Cell count adjustment: Without correction for cell counts, fewer replicated CpGs were found for age (83% compared to the number of replicated CpGs in the base model), but no differences were seen for BMI and smoking (Fig. 2a). For age, adjusting for Houseman imputed cell counts substantially decreased the number of significantly replicated CpGs; Houseman6 resulted in 18,368 CpGs for age (61% of the base model), and Houseman3 resulted in 10,678 CpGs for age (35% of the CPGs compared to the base model). The replication rate with Houseman6 was similar as compared to the base model, but Houseman3 resulted in a slightly lower replication rate as compared to the base model. For smoking, using Houseman imputed cell counts resulted in a slightly higher number of replicated CpGs; Houseman6 resulted in 243 CpGs (112% compared to the base model), while Houseman3 resulted in 259 CpGs (119% compared to the base model). When examining the overlap between the CpGs in the different cell count adjustment strategies across all four cohorts (Fig. 3a) for smoking, we observed that a total of 652 CpGs were common for all cell count adjustment methods. In addition, a relatively large number of CpGs were only observed by Houseman6 and 3, respectively (312 and 220 CpGs).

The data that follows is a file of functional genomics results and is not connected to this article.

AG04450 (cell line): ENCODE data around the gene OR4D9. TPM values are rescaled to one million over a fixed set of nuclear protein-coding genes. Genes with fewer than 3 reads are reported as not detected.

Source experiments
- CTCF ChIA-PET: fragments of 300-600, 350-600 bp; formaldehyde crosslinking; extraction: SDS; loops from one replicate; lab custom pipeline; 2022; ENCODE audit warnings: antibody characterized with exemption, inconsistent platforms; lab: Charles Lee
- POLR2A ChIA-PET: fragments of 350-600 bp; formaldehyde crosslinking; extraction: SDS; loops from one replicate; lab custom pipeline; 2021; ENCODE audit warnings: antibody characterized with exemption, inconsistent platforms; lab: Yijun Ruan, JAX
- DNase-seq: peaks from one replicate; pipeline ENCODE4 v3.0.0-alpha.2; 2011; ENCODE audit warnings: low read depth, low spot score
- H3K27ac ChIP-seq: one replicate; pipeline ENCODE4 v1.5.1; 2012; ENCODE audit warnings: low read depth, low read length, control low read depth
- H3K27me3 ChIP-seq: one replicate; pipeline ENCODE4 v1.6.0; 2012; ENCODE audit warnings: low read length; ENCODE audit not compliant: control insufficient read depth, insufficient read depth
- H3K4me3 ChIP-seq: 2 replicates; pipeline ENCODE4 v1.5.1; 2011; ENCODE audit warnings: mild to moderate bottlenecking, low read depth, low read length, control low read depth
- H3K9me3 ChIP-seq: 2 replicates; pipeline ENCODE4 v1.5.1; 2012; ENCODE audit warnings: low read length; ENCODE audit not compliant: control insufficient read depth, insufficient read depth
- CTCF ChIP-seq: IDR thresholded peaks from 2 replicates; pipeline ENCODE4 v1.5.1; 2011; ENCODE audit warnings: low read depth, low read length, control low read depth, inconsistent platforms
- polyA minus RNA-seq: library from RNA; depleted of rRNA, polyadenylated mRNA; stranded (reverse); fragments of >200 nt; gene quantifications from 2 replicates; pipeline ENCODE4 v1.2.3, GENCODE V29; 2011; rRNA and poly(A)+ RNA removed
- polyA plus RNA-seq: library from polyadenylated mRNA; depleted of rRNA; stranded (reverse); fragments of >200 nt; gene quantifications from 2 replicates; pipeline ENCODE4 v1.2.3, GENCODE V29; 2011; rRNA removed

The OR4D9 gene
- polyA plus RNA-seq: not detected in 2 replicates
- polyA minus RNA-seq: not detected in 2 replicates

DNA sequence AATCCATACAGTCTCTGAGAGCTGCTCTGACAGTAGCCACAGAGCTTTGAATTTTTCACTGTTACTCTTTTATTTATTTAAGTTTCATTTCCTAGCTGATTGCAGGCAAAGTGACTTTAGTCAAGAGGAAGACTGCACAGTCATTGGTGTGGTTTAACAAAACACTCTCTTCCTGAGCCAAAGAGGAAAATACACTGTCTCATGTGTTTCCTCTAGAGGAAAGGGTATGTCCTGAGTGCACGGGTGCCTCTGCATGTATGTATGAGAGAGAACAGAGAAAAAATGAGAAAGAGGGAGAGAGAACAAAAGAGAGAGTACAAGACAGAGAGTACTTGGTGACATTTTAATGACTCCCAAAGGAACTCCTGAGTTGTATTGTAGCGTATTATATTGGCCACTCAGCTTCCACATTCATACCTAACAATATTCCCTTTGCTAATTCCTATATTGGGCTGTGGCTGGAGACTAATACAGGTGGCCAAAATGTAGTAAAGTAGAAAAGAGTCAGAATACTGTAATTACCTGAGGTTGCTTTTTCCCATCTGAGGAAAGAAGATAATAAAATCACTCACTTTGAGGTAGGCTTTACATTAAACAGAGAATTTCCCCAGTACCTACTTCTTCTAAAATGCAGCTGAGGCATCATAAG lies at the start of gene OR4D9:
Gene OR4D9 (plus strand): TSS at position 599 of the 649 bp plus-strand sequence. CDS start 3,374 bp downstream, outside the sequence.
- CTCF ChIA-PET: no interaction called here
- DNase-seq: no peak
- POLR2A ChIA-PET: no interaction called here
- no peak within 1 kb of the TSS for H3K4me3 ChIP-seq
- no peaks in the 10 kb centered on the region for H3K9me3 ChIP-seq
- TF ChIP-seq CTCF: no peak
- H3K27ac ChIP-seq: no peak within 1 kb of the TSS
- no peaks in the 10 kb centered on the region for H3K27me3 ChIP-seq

Correction for hidden confounders (HCs): HCs were calculated in three additional models (model 1 being the base model); model 2, HCs independent of the described covariates, but not measured differential cell counts; model 3, HCs independent of the described covariates, but not known technical covariates; and model 4, using HCs independent of the exposure of interest, age, sex, known technical covariates, and measured differential cell counts. For age, adjusting for five HCs resulted in a decreased number of significantly replicated CpGs: 7509 in model 4 (25% compared to the base model), 6054 in model 3 (20% compared to the base model), and 3621 in model 2 (12% compared to the base model). In contrast, for BMI and smoking, these three HC models showed an increase in the number of significantly replicated CpGs: 8, 9, and 10 for BMI and 297 (137% of the base model), 311 (143% of the base model), and 325 (150% of the base model) for smoking in models 4, 3, and 2, respectively. Thus, for age, a large number of CpGs were not detected when correcting for HCs, while for smoking and BMI, a number of CpGs were found only when using HC correction. The replication rates were very similar across all models.
RNA sequencing strategy performance
The base model (Voom normalization, no expression inclusion threshold, LM, technical covariates, and measured cell counts) resulted on average in 842 significantly replicated genes for age (range 610–1082), 881 replicated genes for BMI (range 651–1029), and 354 replicated genes for smoking (range 268–409). The corresponding mean replication rates were 54% for age (range 28–80%), 55% for BMI (range 30–74%), and 51% for smoking (range 30–69%). Below, we describe per category how different options influenced these results, as available in Additional file 1: Table S1b and shown in Figs. 2b and 3b.